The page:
Radiological Output of Ceramic Dental Implants
The Question of Radiation in Dental Ceramics
It may be surprising that one of the ‘risks’ associated with Zirconium based implants is radioactivity. But what does the research say, and is there really any risk to patients? The truth is that Zirconium just like aluminium and many other commonly used materials can contain a certain number of radioactive isotopes, which in extreme cases can increase the chance of oral cancers. However, oral implants are produced from a highly purified and stabilized form of Zirconium also called zirconia or zirconium dioxide which contains extremely low radiation emission levels. Furthermore all manufacturers of zirconia dental implants are required to provide a declaration of radioactivity for their zirconium based dental products. Therefore all zirconia products and materials are not created equal, because the quality and safety of each lies in the the processing of the raw material zirconium.
The Radioactivity of Commercially Available Zirconia Powders
Zirconium compounds are refined from naturally occurring ores, notably zircon, which usually contain trace amounts of other elements depending upon the source of the original ore. In particular, zirconia typically contains trace amounts of radionuclides. As a consequence there were some concerns about the use of zirconia ceramics as implant materials.
In 1992 the question of radioactive ceramics was officially addressed by Anusavice KJ in an article titled ‘Degradability of dental ceramics’ which observed in part that … “The degradation of dental ceramics generally occurs because of mechanical forces or chemical attack. The possible physiological side-effects of ceramics are their tendency to abrade opposing dental structures, the emission of radiation from radioactive components…”
However alarming that may sound further research indicated that the radiation emitted by a dental ceramic powder (3 mol% Y2O3-ZrO2) was the same order of magnitude as alumina powder, both of which were several orders of magnitude less than that typically measured for water, milk, vegetables and meat (based on European standards). The radioactivity of zirconia femoral heads (Y-TZP artificial hip joints) for example, has been shown to be similar to that of alumina and cobalt-chrome. The radiation dose of each material was recorded at that time to be well below European radiation limits specified for general external exposure of the human body and also for local internal exposure of organs and tissue, and was well recognized as no more than the ambient radiation of environmental surroundings.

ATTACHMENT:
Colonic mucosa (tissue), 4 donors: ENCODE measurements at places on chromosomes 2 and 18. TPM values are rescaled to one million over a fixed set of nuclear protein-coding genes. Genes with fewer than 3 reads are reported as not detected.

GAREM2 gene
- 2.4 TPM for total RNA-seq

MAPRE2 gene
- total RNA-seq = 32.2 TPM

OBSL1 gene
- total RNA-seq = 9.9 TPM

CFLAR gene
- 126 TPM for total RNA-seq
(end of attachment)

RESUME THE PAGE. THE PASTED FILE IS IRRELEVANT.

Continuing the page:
In another similar study, radiation levels of several commercially available zirconia powders commonly used to manufacture implants in Australia (Nilcra Ceramics, Melbourne) were declared to be minimal and well below acceptable limits. The Radiation Health Committee of the National Health and Medical Research Council of Australia now consider that magnesia partially stabilized zirconia artificial hip joints made from these powders pose “very little hazard to surrounding tissue”.
The main raw material for the manufacture of zirconium dioxide (zirconia) in the US is the mineral zircon silicate (ZrSiO4) which is translated to a higher form of purity zirconium dioxide (ZrO2) when melted with coke and lime. Since extremely pure initial products must be used for the production of high-performance ceramics used in dental implants, special synthesis methods have been developed specifically for this product; a process that works to create the strongest, most durable dental ceramic product available today.
Research has shown that in a dense ceramic almost all radiation is absorbed within the bulk of the material. In the case of artificial hip joints, any radiation from the femoral head is absorbed primarily by the surrounding artificial materials.
From these tests and others, it is widely recognized in the medical implant field that the actual radiation risk of zirconia ceramics is negligible, certainly no more than that of alumina – and consistent with the level of radiation found to occur naturally in healthy environments.
The Benefits of Zirconium Implants and Dental Ceramics
Overall, Zirconia (zirconium oxide) implants are valued by dentists and patients alike for being highly resistant to corrosion and superior to other available implant options such as titanium, both as related to biocompatibility and resultant color. They are ideal for those patients whose immune systems do not accept titanium implants and for patients who may have allergic reactions to metals. Zirconia implants are far more durable with less risk of breakage and is capable of holding up to the drastic changes in temperature and chemistry found in the oral environment. Being bright white in color, zirconia implants have a definite advantage or aesthetic value over titanium dental implants by eliminating the possibility of corrosion and the unsightly grey appearance that titanium exhibits.
Is There A Renewed Trend of Radioactive Compounds In Dental Materials? — Ulf Bengtsson, 2000-01-01
Abstracted from Ph.D Thesis “Application of Transformation-Toughened Zirconia Ceramics as Bioceramics”, University of New South Wales, Australia, 1995.
Anusavice KJ. Degradability of dental ceramics. Adv Dent Res 1992 Sep 6:82-9